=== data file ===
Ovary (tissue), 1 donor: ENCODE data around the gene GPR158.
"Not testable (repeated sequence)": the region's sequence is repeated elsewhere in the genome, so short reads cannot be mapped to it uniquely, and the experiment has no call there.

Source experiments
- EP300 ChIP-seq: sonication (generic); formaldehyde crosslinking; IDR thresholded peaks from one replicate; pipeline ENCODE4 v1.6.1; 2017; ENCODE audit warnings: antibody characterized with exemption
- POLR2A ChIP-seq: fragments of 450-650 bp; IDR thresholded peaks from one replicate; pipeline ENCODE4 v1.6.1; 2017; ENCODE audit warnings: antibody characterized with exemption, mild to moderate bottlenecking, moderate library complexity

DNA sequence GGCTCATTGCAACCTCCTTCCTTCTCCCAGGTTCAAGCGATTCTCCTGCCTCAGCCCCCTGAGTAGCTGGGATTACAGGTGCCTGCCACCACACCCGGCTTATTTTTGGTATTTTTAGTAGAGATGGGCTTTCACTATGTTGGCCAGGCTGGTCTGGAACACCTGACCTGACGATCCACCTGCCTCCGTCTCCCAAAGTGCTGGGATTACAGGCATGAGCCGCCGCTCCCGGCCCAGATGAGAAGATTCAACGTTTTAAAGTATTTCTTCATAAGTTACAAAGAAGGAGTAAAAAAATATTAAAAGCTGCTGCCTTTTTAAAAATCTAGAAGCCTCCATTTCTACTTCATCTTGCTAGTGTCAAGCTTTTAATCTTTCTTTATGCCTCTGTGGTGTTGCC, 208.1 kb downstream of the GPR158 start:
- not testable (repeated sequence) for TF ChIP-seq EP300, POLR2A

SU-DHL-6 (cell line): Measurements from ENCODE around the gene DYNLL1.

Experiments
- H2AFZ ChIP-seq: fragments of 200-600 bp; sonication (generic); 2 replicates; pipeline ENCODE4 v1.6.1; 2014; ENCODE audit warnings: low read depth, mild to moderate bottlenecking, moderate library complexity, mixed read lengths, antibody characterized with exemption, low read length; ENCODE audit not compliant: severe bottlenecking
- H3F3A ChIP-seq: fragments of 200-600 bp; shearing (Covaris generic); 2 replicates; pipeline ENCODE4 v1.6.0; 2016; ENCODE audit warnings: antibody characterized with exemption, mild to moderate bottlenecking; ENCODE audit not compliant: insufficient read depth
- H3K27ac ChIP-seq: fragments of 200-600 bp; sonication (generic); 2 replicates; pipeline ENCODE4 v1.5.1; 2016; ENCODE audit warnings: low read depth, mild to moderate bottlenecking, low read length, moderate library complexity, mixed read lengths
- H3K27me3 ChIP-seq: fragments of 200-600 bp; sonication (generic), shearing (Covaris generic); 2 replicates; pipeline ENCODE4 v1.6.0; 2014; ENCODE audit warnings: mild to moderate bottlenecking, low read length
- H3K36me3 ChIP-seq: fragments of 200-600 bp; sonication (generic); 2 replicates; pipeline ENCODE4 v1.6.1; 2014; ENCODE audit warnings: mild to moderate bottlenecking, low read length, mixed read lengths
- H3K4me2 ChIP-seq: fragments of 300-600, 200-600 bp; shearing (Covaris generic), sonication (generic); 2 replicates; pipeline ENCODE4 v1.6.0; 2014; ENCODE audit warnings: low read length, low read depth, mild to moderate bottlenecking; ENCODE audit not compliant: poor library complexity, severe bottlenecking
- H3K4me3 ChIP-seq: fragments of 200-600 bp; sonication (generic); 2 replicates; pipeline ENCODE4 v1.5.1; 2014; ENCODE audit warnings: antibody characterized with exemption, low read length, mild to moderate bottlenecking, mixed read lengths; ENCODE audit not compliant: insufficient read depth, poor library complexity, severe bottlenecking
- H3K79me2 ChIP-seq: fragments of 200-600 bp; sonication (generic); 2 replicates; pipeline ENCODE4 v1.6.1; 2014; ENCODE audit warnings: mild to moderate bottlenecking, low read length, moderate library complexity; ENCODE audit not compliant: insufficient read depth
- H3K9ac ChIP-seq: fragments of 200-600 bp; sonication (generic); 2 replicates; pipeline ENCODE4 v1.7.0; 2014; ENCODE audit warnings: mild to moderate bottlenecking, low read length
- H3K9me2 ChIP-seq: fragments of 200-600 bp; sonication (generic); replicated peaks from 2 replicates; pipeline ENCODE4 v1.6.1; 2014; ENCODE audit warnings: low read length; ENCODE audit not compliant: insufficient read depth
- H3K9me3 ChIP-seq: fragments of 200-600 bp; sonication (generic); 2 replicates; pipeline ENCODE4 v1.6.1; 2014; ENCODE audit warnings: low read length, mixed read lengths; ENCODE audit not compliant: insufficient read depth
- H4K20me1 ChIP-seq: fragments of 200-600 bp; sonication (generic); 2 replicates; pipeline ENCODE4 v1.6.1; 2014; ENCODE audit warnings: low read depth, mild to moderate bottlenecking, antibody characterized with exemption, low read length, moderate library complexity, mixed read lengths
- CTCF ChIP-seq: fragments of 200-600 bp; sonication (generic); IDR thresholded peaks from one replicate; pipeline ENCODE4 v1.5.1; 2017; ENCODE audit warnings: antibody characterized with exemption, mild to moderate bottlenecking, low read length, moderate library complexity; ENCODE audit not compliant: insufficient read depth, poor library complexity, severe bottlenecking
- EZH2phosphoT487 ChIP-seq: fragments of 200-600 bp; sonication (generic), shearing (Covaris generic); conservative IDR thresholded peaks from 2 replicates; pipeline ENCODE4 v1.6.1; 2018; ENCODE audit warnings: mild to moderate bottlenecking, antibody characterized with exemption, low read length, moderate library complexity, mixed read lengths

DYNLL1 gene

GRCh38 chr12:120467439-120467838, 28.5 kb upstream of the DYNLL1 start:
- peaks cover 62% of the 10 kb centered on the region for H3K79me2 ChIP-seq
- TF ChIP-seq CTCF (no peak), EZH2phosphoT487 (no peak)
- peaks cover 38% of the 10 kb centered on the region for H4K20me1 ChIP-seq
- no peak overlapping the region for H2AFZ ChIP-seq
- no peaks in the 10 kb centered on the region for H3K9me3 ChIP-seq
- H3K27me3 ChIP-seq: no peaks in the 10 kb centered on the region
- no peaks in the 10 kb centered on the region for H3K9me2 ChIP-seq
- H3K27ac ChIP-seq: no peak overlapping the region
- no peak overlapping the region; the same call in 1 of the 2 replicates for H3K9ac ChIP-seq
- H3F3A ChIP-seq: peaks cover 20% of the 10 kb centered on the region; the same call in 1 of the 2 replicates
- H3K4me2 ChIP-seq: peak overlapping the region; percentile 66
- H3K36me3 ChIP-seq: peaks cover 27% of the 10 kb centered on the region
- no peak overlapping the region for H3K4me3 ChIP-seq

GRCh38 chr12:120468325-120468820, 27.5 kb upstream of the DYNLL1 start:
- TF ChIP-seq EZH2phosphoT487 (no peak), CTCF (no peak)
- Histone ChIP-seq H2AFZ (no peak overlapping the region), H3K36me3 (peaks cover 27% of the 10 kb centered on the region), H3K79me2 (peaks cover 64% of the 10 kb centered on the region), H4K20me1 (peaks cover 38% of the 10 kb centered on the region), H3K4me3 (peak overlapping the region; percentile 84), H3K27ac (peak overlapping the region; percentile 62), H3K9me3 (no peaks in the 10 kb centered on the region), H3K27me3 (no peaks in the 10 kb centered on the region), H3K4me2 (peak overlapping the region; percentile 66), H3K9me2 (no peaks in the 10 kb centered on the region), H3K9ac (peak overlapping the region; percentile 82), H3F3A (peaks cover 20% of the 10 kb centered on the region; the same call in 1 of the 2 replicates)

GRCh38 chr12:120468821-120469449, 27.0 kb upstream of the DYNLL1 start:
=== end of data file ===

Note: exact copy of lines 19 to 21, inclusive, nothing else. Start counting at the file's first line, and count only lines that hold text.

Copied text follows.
- H3K9me2 ChIP-seq: fragments of 200-600 bp; sonication (generic); replicated peaks from 2 replicates; pipeline ENCODE4 v1.6.1; 2014; ENCODE audit warnings: low read length; ENCODE audit not compliant: insufficient read depth
- H3K9me3 ChIP-seq: fragments of 200-600 bp; sonication (generic); 2 replicates; pipeline ENCODE4 v1.6.1; 2014; ENCODE audit warnings: low read length, mixed read lengths; ENCODE audit not compliant: insufficient read depth
- H4K20me1 ChIP-seq: fragments of 200-600 bp; sonication (generic); 2 replicates; pipeline ENCODE4 v1.6.1; 2014; ENCODE audit warnings: low read depth, mild to moderate bottlenecking, antibody characterized with exemption, low read length, moderate library complexity, mixed read lengths